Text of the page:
A burst of cold wind ends my reverie, blowing through the shelter and fluffing a Led Zeppelin T-shirt hanging from the ceiling. It was obviously left behind by some anonymous hiker before us. Moments later, we fall asleep on the bare wooden floor, listening to the rippling waters of nearby Big Wilson Creek and the wind whistling through the leaves of gargantuan rhododendrons.

     Named for trail volunteers Bill and Clara Wise, the Wise Trail Shelter sits at the middle of a 17-mile section of the Appalachian Trail marked on one end by a remote spot named Elk Garden and on the other by an equally nondescript spot known as Fox Creek. While they are nothing to shout about, guidebook authors Leonard Adkins and Johnny Molloy, in their respective books, consider the miles in between among the most spectacular of the entire AT. Molloy, in his Mount Rogers Outdoor Recreation Handbook, says the path “offers fine views from the moment it leaves Elk Garden until it drops off Pine Mountain, 13 miles later.”

     Going the other way, starting at Fox Creek, the trail heads south over ridges, slipping past the Old Orchard and Wise trail shelters. Then it climbs into the rocky country of Wilburn Ridge, where the panoramic views are so splendid that some hikers call it a “Disneyland” of visual delight. Author Adkins, describing this passage in 50 Hikes in Southern Virginia, writes, simply, “This is one of the most scenic hikes in the state; do not miss it.”

Grayson Highlands encompasses nearly 5,000 acres near the middle of this ribbon of the AT. The remote park lures about 120,000 visitors a year, providing “the closest and the least strenuous access to the summit of Mount Rogers,” says Thompson, the park manager. Many of the people who use the park are dayhikers. Still inside the park’s perimeters, along the AT, we meet the family of Wesley Belcher, a Baptist minister from nearby Saltville. Belcher studies the area’s scattered stones on a short sprint with his wife, Sheila, and their children, 12-year-old Cassie and 7-year-old Keith. The minister, who has hiked other portions of the AT in Giles County, calls Grayson Highlands at Wilburn Ridge “probably one of the rockiest trails that I’ve been on.” Asked to reveal her strongest impression, Cassie says she liked seeing the “pretty” ponies that roam both Grayson Highlands and the adjacent Mount Rogers National Recreation Area.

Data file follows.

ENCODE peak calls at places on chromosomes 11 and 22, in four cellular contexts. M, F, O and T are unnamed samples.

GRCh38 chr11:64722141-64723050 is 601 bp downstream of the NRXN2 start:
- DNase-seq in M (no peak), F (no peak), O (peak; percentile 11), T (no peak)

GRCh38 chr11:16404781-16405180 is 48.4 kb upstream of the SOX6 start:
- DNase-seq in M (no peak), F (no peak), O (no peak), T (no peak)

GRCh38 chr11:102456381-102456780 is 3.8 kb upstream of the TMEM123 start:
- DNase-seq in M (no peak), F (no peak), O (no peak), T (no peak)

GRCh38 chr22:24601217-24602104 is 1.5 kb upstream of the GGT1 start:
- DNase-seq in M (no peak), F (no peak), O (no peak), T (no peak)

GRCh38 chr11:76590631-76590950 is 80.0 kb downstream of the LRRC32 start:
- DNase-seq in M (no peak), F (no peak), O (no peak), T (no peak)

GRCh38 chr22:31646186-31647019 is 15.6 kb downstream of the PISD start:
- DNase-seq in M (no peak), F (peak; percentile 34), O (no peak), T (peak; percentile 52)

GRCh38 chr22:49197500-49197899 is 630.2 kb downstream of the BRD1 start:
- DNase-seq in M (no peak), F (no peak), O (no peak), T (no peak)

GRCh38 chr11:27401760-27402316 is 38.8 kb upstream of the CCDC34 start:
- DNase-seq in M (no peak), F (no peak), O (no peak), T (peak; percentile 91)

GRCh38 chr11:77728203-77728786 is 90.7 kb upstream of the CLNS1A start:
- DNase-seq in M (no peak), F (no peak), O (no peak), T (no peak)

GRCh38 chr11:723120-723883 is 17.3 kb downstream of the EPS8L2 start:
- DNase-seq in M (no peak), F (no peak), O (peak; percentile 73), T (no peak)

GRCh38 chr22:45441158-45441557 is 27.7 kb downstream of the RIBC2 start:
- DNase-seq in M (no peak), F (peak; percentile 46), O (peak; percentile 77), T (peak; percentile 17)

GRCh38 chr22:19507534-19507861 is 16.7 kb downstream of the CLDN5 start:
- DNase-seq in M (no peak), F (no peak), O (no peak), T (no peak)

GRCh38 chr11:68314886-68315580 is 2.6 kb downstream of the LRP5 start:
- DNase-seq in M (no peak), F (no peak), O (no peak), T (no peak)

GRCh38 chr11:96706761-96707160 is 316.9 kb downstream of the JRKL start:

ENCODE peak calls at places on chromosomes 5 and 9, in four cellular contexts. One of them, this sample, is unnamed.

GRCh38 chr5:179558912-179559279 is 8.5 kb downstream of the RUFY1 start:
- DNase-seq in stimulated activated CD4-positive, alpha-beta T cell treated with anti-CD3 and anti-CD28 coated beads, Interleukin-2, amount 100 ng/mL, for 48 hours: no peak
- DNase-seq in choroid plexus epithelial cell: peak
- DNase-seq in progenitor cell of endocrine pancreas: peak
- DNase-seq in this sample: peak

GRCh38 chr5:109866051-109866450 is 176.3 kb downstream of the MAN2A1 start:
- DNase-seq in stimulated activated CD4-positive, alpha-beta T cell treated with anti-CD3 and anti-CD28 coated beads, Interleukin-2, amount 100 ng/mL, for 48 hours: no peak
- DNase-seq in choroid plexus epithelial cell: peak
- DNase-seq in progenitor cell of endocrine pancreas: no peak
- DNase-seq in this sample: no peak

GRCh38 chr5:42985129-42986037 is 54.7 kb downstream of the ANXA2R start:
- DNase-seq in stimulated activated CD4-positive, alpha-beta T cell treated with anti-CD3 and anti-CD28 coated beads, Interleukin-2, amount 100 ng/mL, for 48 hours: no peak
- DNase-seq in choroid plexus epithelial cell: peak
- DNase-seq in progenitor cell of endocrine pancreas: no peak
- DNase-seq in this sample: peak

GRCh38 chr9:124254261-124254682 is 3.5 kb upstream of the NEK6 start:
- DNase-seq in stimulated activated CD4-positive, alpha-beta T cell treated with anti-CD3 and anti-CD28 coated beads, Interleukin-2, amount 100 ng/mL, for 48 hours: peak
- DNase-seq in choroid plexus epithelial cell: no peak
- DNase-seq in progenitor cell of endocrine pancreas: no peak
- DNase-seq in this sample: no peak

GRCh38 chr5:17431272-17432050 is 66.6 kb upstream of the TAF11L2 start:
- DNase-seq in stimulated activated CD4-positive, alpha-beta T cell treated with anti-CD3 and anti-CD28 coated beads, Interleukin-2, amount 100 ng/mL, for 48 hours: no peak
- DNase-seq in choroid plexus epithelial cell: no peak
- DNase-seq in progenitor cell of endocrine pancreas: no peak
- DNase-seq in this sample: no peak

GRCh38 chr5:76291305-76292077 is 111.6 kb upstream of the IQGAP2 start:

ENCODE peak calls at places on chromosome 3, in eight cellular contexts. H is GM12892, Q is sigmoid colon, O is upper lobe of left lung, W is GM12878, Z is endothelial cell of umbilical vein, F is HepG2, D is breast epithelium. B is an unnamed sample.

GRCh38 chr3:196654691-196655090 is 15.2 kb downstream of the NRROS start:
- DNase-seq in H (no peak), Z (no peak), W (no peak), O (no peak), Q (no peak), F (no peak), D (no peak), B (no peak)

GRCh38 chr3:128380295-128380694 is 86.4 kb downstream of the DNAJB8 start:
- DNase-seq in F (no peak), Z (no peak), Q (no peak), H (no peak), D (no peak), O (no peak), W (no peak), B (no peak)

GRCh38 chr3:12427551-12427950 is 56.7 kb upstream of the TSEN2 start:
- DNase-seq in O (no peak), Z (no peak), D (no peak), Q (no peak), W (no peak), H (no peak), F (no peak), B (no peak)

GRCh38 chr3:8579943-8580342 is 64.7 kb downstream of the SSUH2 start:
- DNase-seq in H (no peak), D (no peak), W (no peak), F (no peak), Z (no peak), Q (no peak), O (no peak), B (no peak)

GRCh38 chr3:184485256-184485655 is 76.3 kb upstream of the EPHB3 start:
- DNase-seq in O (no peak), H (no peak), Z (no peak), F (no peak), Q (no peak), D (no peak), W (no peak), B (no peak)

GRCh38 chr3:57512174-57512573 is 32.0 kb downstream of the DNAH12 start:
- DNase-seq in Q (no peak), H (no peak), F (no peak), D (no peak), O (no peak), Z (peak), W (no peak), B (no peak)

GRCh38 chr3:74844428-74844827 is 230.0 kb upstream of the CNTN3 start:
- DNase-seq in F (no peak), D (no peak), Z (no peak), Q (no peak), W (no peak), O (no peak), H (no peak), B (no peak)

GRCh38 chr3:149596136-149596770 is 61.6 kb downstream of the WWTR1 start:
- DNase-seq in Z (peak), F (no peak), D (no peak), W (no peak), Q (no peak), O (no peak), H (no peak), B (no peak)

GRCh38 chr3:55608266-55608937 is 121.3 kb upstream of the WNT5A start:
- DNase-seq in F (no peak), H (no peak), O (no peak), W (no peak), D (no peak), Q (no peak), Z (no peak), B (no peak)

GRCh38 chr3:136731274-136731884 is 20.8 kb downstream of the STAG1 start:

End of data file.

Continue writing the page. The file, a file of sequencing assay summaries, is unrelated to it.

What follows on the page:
Like the more famous Chinco­teague ponies of Virginia’s Eastern Shore, the Mount Rogers ponies are not really wild. The late Bill Pugh, of nearby Sugar Grove, brought them here in 1974, to a spot where the state park meets the national recreation area. Here, the AT chugs down a former railroad line built in the early 1900s to haul virgin timber, passing huge boulders and blueberry bushes in open prairies. To many visitors, Thompson says, “It’s like visiting Montana right here in the state of Virginia.”